Arrest warrant may signal the beginning of the end for Putin

Vladimir Putin is a man who kills children. He is someone who kidnaps them from home and family. That is the contention of the prosecutor of the International Criminal Court (ICC): its judges have examined his evidence and found every reason to believe it, issuing two indictments against Putin.

There will be more to come, but the murder and the abduction of innocent children crosses a red line. Although he will not stand in the dock at The Hague any time soon, he is now confirmed as an international pariah, with predecessors like Pinochet, Milosevic, Gaddafi and Al Bashir – all of whose indictments were a prelude to their fall from power.

A family walks past a portrait of Russian President Vladimir Putin, displayed in the window of a children’s library in St. Petersburg.Credit:AP

None had nuclear bombs to ward off arrest, but they will not protect Putin against an army coup (if, for example, sanctions become too hard to bear) or against the frailties of age, when we may see him hobble into court like an old Nazi. What makes this indictment significant is that international criminal law has advanced since the ICC was established, far enough to see through the Russian claim that this court has no jurisdiction to try him.

It is true that for technical legal reasons it cannot put him on trial for the crime of aggression (i.e. violently invading a UN member state) of which he is guilty beyond any reasonable doubt. But he bears what is termed “command responsibility” for war crimes such as killing civilians or deporting children which are committed on Ukrainian territory by troops under his ultimate authority.

He may not have personally ordered the bombings that have killed 16,000 civilians (up to 1000 of those children) but the command responsibility doctrine (developed in the war crimes proceedings against Japanese General Yamashita in 1946) fixes him with liability if he turns a blind eye, and refuses even to investigate. His insouciance about the lethal crimes of his soldiers requires his arrest and punishment.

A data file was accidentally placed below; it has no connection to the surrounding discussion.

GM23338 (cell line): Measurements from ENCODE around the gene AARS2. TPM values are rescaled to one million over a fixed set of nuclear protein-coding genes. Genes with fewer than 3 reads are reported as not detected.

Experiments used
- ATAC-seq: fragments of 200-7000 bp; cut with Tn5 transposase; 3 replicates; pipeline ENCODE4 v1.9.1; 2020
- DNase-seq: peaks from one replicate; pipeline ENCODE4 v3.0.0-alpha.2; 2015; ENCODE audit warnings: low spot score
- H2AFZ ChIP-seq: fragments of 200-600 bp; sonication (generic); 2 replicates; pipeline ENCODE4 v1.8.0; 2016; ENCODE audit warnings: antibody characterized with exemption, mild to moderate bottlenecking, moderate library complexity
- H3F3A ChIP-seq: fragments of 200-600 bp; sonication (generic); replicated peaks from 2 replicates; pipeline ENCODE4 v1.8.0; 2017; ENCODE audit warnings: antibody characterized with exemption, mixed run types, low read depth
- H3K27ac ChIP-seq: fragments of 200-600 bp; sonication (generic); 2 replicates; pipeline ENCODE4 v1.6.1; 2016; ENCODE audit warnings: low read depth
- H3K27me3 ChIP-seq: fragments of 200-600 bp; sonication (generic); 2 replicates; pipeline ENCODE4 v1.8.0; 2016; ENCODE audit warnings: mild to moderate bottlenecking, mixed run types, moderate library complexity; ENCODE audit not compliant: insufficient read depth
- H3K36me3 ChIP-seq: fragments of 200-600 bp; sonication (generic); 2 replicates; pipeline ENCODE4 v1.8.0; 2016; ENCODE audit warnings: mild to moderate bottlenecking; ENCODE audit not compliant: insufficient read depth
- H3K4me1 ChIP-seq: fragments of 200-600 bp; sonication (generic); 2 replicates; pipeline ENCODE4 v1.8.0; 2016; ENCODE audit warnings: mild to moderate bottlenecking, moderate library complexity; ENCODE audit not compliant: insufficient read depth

The next step, assuming that Putin will not attend court, is for the prosecutor, Karim Khan, to unveil the evidence that persuaded the judges to indict him. His guilt may be inferred from pictures already in the public domain – the charred remains of homes and hospitals after being hit by missiles intended to cause casualties.

A protest outside the European Commission in Brussels in February highlighted the reported abduction of thousands of Ukrainian children by Russia.Credit:AP

On the charge of illegal deportation of children, the great irony is that Russia determined to convince its naive public that this was a genuine humanitarian effort, and many pictures were broadcast of Putin congratulating his “children’s rights commissioner” on transporting Ukrainian “orphans”. The truth is that these children had been abducted for “re-education” in Russia, contrary to the Geneva Convention, and both Putin and his commissioner are now indicted for the crime.

Putin’s travel options will be constricted. The ICC has 123 member states, which will have a duty to refuse him entry or to hand him over to the ICC if he is found within their borders. It will be open to states to take action against those who represent this international criminal, such as diplomats who parrot his lies.

Russia was recently identified by ASIO as running a “nest of spies” at its embassy in Canberra.

Those who support the abduction and killing of children should not be tolerated in this country, and the Russian ambassador as well as his diplomats should be declared persona non grata and thrown out.

It would be possible for the ICC to change its procedures to allow Putin to be tried in absentia, but Russia would use its power in the Security Council to block any such move.

Nonetheless, the action of the prosecutor, as endorsed by an impartial and intellectually powerful panel of international judges, will carry moral conviction and international force.

Putin’s ministers and diplomats and propagandists are all guilty of complicity in causing suffering to innocent children and will be candidates for war crimes prosecutions in the future.

As for the Russian people, their collective political cult (like that of the Germans in World War II) derives from their knowledge and approval of what is being done to innocent people in their name.

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